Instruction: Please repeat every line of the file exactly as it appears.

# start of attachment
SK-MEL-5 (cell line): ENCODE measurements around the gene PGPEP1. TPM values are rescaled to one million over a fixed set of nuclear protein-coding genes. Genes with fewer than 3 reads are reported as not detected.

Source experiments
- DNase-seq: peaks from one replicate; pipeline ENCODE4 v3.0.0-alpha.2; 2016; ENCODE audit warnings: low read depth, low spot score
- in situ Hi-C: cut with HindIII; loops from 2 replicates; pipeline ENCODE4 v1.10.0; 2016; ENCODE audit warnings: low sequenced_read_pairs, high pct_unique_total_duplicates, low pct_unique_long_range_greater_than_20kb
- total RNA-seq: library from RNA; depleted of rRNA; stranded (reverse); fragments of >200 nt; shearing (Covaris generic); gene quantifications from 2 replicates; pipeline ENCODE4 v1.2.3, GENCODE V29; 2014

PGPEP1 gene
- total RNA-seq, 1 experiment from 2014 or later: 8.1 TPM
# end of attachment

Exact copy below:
SK-MEL-5 (cell line): ENCODE measurements around the gene PGPEP1. TPM values are rescaled to one million over a fixed set of nuclear protein-coding genes. Genes with fewer than 3 reads are reported as not detected.

Source experiments
- DNase-seq: peaks from one replicate; pipeline ENCODE4 v3.0.0-alpha.2; 2016; ENCODE audit warnings: low read depth, low spot score
- in situ Hi-C: cut with HindIII; loops from 2 replicates; pipeline ENCODE4 v1.10.0; 2016; ENCODE audit warnings: low sequenced_read_pairs, high pct_unique_total_duplicates, low pct_unique_long_range_greater_than_20kb
- total RNA-seq: library from RNA; depleted of rRNA; stranded (reverse); fragments of >200 nt; shearing (Covaris generic); gene quantifications from 2 replicates; pipeline ENCODE4 v1.2.3, GENCODE V29; 2014

PGPEP1 gene
- total RNA-seq, 1 experiment from 2014 or later: 8.1 TPM